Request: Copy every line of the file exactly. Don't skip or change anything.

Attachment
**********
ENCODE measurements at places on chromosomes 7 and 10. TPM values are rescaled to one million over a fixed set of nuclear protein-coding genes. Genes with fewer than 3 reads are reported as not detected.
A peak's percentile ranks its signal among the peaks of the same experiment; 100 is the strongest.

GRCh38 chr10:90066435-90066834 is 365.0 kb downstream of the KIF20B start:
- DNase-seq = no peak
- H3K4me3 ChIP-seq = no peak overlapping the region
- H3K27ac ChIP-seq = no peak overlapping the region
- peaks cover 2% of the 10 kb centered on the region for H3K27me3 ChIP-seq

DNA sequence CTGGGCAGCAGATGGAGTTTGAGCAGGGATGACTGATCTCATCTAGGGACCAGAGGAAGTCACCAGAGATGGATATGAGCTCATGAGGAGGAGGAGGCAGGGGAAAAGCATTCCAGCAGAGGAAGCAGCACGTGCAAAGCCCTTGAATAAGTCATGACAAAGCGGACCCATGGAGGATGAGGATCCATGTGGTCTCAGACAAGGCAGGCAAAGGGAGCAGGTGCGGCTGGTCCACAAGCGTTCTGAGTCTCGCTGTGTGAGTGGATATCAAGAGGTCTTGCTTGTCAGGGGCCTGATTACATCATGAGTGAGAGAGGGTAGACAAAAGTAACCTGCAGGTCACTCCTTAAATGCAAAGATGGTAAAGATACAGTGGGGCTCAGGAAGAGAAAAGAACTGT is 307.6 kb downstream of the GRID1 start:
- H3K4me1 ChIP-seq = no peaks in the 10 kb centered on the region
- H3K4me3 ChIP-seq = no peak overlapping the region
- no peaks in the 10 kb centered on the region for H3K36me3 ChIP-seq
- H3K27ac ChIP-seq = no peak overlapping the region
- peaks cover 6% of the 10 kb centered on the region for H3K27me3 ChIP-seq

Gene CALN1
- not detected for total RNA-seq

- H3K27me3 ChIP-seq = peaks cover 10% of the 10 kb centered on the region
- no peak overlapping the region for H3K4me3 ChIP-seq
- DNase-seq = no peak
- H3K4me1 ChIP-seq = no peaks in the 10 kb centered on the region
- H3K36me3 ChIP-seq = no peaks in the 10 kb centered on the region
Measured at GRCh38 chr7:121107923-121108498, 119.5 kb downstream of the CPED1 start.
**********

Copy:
ENCODE measurements at places on chromosomes 7 and 10. TPM values are rescaled to one million over a fixed set of nuclear protein-coding genes. Genes with fewer than 3 reads are reported as not detected.
A peak's percentile ranks its signal among the peaks of the same experiment; 100 is the strongest.

GRCh38 chr10:90066435-90066834 is 365.0 kb downstream of the KIF20B start:
- DNase-seq = no peak
- H3K4me3 ChIP-seq = no peak overlapping the region
- H3K27ac ChIP-seq = no peak overlapping the region
- peaks cover 2% of the 10 kb centered on the region for H3K27me3 ChIP-seq

DNA sequence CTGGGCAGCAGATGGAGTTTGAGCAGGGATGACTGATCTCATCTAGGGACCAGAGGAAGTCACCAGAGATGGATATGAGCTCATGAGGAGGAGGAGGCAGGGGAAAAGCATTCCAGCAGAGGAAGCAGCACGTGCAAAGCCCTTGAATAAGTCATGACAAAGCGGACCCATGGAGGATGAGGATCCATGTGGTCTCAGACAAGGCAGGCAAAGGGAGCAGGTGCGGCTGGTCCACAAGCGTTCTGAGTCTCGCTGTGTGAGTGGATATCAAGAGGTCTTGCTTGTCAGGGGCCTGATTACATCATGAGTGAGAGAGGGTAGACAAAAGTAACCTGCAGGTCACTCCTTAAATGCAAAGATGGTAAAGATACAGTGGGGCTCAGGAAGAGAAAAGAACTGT is 307.6 kb downstream of the GRID1 start:
- H3K4me1 ChIP-seq = no peaks in the 10 kb centered on the region
- H3K4me3 ChIP-seq = no peak overlapping the region
- no peaks in the 10 kb centered on the region for H3K36me3 ChIP-seq
- H3K27ac ChIP-seq = no peak overlapping the region
- peaks cover 6% of the 10 kb centered on the region for H3K27me3 ChIP-seq

Gene CALN1
- not detected for total RNA-seq

- H3K27me3 ChIP-seq = peaks cover 10% of the 10 kb centered on the region
- no peak overlapping the region for H3K4me3 ChIP-seq
- DNase-seq = no peak
- H3K4me1 ChIP-seq = no peaks in the 10 kb centered on the region
- H3K36me3 ChIP-seq = no peaks in the 10 kb centered on the region
Measured at GRCh38 chr7:121107923-121108498, 119.5 kb downstream of the CPED1 start.